GRAPEVINE (CBSDFW.COM) - A mother’s intuition was right on the money about accused child molester Randy Wesson nearly three years ago when she met him.
“It’s a voice to listen to, and I always tell my son, always listen to that voice, said Maria Panagopoulos. “It sends chills up your spine.”
She was alarmed when Wesson, a Sea Life Aquarium employee in Grapevine a the time, picked up her 4-year-old son without her permission. The 28-year-old, who has now admitted to sexually abusing more than 100 children, also handed Panagopoulos a card with his contact information on it.
“He gave us a behind-the-scenes tour, which we took. Nothing seemed inappropriate. Just that moment, it just felt really weird,” said Panagopoulos. “In my head, all I heard was, ‘I want to molest your son,’” she said about Wesson’s offer to babysit.
Panagopoulos said Wesson also told her he had experience working with Church Youth Ministries. He also made several suspicious statements to his coworkers about clergy accusing him of inappropriate behavior with children, according to Grapevine police records.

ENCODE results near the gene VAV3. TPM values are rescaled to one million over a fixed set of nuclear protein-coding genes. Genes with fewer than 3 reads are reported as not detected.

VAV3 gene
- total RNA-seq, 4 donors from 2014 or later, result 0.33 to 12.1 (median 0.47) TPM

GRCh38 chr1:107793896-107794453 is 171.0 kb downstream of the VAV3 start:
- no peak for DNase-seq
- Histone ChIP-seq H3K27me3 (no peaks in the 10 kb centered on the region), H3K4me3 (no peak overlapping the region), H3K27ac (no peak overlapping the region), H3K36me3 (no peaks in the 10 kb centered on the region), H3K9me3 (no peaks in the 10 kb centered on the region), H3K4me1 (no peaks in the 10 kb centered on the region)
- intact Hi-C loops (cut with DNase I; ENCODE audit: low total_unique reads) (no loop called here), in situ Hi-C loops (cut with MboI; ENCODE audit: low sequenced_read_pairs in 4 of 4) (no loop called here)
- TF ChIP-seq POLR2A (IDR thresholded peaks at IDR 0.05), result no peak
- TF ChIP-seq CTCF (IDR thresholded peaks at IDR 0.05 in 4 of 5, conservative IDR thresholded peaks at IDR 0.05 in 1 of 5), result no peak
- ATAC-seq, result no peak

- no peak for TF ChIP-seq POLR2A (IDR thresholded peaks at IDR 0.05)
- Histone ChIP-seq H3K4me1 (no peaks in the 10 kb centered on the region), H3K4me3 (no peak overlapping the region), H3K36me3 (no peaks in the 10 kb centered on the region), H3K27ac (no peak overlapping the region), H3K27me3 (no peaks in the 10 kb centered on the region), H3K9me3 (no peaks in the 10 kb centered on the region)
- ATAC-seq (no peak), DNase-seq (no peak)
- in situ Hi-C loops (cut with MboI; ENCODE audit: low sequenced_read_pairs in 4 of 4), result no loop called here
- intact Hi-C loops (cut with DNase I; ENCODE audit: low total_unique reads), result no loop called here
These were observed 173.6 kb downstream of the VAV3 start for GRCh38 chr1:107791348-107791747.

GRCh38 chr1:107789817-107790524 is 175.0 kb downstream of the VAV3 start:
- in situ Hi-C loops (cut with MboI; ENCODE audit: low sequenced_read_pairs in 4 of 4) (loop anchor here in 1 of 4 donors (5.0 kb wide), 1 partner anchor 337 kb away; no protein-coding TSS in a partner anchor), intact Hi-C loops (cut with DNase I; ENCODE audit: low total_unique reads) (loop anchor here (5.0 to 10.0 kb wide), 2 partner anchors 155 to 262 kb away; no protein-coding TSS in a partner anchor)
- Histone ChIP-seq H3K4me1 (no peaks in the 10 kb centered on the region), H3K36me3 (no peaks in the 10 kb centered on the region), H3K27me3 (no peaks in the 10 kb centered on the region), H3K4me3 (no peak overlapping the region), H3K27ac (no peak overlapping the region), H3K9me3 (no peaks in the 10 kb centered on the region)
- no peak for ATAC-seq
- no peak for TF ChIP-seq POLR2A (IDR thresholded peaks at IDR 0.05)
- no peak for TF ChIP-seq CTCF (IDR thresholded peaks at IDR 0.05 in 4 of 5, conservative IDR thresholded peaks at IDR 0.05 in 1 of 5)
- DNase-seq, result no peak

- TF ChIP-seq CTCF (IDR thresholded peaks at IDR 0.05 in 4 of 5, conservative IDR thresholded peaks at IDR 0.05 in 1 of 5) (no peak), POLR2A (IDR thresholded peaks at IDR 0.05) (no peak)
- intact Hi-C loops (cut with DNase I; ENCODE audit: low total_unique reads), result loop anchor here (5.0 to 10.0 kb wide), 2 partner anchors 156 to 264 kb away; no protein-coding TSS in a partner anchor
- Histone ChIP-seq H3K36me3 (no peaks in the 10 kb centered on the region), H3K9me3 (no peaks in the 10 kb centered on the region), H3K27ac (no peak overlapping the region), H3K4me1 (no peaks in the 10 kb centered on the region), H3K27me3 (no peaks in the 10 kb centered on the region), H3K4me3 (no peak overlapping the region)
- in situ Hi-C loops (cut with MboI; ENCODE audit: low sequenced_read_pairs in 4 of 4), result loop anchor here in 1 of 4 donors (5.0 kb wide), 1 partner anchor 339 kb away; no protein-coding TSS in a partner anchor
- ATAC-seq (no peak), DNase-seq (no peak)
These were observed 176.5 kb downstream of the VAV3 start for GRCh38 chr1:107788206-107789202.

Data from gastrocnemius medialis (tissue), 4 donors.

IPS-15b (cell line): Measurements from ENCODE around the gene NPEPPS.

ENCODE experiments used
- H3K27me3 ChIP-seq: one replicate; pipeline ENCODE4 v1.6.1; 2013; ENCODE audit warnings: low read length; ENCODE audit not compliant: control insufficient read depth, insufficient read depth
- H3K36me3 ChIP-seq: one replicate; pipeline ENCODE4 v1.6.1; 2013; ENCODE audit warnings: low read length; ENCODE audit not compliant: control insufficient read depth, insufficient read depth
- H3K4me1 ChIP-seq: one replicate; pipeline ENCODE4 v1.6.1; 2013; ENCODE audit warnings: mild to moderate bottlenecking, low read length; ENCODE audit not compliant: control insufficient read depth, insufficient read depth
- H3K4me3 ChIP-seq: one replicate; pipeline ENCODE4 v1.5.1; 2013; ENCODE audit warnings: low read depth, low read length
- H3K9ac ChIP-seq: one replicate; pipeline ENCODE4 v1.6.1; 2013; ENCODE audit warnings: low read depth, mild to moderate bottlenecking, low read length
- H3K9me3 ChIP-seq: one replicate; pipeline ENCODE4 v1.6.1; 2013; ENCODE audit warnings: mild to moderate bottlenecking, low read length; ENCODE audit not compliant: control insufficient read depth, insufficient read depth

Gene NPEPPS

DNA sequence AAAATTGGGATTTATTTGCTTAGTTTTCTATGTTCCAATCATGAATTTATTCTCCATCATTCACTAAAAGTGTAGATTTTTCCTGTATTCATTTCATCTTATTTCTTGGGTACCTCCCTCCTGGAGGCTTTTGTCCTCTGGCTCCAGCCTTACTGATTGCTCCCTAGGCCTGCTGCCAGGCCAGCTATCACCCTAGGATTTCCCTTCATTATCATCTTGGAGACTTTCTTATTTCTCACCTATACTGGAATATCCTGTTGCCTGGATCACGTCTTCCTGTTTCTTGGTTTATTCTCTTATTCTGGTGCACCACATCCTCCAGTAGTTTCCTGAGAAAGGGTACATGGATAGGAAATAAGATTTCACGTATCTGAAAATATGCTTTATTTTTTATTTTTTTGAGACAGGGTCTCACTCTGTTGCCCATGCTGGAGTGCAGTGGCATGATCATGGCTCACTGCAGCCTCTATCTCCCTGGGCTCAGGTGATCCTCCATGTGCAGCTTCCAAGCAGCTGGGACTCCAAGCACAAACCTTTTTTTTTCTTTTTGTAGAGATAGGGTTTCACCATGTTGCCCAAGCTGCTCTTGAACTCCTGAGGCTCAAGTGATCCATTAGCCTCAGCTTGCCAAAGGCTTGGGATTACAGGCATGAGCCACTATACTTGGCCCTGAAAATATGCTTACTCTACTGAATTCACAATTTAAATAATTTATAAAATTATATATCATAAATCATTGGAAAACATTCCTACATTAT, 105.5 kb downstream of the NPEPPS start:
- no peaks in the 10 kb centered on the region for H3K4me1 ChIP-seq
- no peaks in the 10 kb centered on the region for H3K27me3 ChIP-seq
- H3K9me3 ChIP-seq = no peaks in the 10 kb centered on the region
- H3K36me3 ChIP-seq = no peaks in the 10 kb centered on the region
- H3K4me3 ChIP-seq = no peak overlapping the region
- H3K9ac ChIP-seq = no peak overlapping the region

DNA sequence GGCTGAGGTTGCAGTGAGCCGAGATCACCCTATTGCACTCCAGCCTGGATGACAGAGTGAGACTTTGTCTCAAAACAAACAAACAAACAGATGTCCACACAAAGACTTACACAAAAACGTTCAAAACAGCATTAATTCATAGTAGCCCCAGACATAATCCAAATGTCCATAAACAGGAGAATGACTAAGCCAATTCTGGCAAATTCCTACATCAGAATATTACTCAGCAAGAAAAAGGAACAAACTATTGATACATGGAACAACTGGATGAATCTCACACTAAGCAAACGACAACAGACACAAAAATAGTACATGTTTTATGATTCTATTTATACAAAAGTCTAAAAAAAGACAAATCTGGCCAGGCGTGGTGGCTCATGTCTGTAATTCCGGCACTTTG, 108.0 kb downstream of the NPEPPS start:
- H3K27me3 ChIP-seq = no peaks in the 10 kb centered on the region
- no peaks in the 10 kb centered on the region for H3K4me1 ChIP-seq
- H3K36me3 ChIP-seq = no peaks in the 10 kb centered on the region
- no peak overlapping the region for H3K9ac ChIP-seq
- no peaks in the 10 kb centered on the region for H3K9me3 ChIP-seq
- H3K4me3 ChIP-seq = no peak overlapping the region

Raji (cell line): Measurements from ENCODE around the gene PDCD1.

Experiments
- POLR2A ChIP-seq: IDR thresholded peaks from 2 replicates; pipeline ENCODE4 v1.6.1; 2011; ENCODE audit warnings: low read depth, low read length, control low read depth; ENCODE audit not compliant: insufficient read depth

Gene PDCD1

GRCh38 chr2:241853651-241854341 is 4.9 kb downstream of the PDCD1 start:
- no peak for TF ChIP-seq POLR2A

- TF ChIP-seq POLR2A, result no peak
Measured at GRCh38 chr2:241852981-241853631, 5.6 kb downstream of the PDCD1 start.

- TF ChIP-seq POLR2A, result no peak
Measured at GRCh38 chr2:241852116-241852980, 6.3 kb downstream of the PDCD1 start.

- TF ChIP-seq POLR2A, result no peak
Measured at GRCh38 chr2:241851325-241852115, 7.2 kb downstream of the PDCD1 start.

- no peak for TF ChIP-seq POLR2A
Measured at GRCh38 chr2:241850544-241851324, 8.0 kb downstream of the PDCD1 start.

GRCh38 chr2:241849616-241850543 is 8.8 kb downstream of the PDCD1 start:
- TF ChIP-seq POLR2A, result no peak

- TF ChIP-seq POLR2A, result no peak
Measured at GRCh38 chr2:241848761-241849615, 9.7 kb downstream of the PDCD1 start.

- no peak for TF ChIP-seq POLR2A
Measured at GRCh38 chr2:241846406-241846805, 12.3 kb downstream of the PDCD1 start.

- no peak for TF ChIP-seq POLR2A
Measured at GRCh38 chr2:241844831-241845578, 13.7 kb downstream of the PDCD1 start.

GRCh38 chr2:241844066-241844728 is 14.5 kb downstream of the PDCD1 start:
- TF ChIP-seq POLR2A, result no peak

Panagopoulos emailed the aquarium about her concerns that day. The company quickly contacted police and suspended Wesson. He resigned two days later. Police said they didn’t find a criminal record for Wesson then, and the case was closed.
“I really don’t care that they called me a helicopter mom because this is what happened. I saved my son from a predator. And there’s nothing wrong with that. In the end, it turned out to be the right thing,” said Panagopoulos.
Homeland Security Investigations is sifting through thousands of photos and videos from Wesson’s computer to determine the identity of any children involved in his pornography scheme.
They’re using facial recognition technology among other tactics.
“We utilize our traditional investigative methods and through forensic analysis or as we like to say through old-fashioned police work,” said Supervising Agent Matt Dunn.
Federal authorities urge any parents who think Wesson may have victimized their child to call Homeland Security Investigations at 1.866.DHS.2.ICE.
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